The assembly enters a reflow oven. The temperature profile melts the solder paste to form solder joints that attach and electrically connect the components.
4. Conformal Coating
A protective coating may be selectively applied over the assembly, covering components and solder joints. It protects against environmental threats like moisture and abrasion.
Additional parts, housings, connectors and other items are mechanically attached to complete the flex circuit assembly using methods like soldering, adhesion and press-fitting.
6. Final Testing
Electrical testing and inspection verifies the quality and functionality of the completed assembly. Parameters like continuity, insulation resistance and dielectric strength are measured.
Flex PCB Testing and Quality Control
Maintaining quality control throughout the manufacturing process is crucial for reliability:
- Raw materials are qualified and process controls are implemented to ensure consistent quality.
- At multiple steps like drilling, plating and etching, dimensions and thickness are verified. Optical inspection tools may be used.
- Test coupons with dedicated test traces are fabricated and measured to monitor parameters like adhesion, resistance and insulation breakdown.
- Before assembly, boards undergo electrical testing to catch any fabrication defects or damage.
- During assembly, components are inspected, tested and boards monitored to catch errors early.
- Final testing on completed assemblies stresses and verifies the design’s electrical performance and long term reliability under bending and other environmental conditions.
With close monitoring and testing at each process step, any defects or issues can be quickly identified and corrected. This prevents problems from progressing further and impacting downstream processes.
Common Tests for Flex PCBs
|Electrical Testing||Checks conductivity, insulation resistance and dielectric breakdown|
|Mechanical Testing||Bend radius, twist, vibration, shock tests|
|Environmental Testing||Performance in humidity, temperature cycling, etc|
|Reliability Testing||Dynamic bending, torsion, operation life tests|
Benefits of Flex PCBs
Understanding the manufacturing process helps appreciate the advantages of flex PCB technology:
- Complex layouts – Multi-layer circuits with high density traces can be fabricated.
- Dynamic flexing – Withstand repeated bending without conductors cracking.
- Light weight – Thin, flexible materials instead of rigid glass-epoxy boards.
- Space savings – Can tightly fit and integrate into products.
- Reliability – Robust performance in vibration, impact and varying temperatures.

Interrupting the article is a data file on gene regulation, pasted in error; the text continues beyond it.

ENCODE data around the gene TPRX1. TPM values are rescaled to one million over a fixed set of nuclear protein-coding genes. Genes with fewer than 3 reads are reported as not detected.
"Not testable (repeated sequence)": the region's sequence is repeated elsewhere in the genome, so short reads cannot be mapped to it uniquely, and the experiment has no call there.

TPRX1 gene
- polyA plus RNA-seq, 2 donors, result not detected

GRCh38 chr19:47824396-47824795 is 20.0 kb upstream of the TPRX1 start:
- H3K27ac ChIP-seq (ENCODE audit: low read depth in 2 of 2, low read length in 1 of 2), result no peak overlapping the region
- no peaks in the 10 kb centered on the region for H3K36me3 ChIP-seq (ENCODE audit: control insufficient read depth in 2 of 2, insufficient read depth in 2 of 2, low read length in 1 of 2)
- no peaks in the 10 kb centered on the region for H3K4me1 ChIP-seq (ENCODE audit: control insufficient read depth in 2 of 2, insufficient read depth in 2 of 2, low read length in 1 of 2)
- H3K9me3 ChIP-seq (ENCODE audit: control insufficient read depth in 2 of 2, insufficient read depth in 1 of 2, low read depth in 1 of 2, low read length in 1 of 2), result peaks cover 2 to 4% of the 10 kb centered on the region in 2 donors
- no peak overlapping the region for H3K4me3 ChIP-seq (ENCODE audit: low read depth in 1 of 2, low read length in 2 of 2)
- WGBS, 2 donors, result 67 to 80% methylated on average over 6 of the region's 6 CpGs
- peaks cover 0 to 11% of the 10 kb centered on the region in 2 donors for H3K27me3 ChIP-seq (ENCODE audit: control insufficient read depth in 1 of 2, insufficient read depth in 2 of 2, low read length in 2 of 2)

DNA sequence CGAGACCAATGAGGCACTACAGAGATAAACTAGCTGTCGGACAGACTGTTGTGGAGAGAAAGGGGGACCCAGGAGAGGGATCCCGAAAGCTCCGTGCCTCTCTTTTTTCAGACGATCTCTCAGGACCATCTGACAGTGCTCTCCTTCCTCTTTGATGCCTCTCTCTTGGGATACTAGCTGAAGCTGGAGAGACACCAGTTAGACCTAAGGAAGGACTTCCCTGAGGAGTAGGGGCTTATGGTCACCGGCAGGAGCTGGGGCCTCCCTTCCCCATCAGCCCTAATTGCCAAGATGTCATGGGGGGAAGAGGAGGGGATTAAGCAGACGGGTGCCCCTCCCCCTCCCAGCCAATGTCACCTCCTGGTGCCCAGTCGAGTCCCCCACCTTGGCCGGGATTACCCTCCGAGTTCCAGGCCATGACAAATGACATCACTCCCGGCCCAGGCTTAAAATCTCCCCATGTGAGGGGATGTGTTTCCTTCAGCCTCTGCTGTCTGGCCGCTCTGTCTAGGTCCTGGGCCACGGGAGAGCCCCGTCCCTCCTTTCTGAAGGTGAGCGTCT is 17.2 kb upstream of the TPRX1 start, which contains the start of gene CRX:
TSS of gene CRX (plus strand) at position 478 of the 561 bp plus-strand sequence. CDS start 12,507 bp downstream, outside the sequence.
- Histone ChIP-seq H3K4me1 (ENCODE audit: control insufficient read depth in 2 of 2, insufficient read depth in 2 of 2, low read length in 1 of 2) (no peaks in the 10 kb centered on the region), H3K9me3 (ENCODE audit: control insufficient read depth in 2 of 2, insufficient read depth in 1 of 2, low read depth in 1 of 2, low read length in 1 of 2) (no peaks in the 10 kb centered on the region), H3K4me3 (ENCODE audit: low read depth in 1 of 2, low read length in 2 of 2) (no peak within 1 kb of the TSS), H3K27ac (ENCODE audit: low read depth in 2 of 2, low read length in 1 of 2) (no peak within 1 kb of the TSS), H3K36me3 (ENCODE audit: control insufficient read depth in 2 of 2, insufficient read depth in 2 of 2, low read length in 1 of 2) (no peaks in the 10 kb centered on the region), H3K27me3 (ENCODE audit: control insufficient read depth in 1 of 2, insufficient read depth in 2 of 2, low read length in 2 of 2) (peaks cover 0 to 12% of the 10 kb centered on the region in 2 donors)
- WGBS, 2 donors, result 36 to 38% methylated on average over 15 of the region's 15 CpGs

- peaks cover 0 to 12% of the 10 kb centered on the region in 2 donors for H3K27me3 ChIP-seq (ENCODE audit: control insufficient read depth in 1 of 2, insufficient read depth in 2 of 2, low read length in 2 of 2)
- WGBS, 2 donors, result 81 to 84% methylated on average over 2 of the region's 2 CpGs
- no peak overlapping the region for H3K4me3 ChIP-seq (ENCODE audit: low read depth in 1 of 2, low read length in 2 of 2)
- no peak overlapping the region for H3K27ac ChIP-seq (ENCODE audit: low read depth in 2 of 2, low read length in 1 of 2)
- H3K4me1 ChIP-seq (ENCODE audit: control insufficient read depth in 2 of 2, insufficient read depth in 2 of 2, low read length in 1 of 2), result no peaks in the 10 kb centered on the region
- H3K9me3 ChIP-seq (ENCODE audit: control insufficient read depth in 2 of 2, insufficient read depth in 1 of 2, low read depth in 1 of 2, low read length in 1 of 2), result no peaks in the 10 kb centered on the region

- Design freedom – Enable flexible, moving and compact electronic devices.
Flex PCB Manufacturing FAQs
Q: How is impedance controlled on flex PCBs?
A: Maintaining consistent impedance requires careful control of trace dimensions, dielectric material properties and layer stackup. Thinner dielectrics with lower permittivity allow higher impedance traces. Wider spacing between traces also increases impedance. Stripline traces between ground planes give better impedance control than microstrip configurations.
Q: What are some key tests conducted on flex PCBs?
A: Electrical testing checks conductivity, insulation and dielectric breakdown. Mechanical tests like bend radius, twist, vibration and shock determine robustness. Environmental tests verify performance in humidity, temperature cycling and other conditions. Reliability testing stresses dynamic bending, torsion and operation life.
Q: How are components assembled on flex circuits?
A: SMT components are applied with solder paste and reflow soldering. Selective conformal coating may be used. Larger components use solder, conductive epoxy or mechanical attachment. Careful handling is needed as flex boards are more fragile than rigid PCBs during assembly.
Q: What materials are used for flexible PCB substrates?
A: Polyimide films like Kapton are most common. Others include polyester (PET), polyetheretherketone (PEEK), polyetherimide (PEI), polycarbonate, polyvinyl chloride, Teflon and polyethylene. Material selection depends on flexibility, temperature and electrical requirements.
Q: How does flex PCB fabrication differ from rigid PCBs?
A: Additional steps for lamination and bonding of thin flexible layers are required. Etching, drilling and plating processes need to accommodate flexible boards. Handling, carriers and cover sheets help prevent stretching or distorting flex materials during fabrication.
Flexible PCB manufacturing combines processes adapted from rigid PCB fabrication with innovations that enable the use of thin, heat-resistant flexible materials. The result is robust circuits that can take on complex 2D and 3D shapes ideal for modern electronic devices. An understanding of the design considerations, specialized fabrication steps, assembly methods and testing procedures involved gives important insights into realizing high quality flex circuits. Continued advancements and cost reductions in flex PCB technology will enable their expanded use and drive development of the next generation of flexible, wearable and internet-connected products.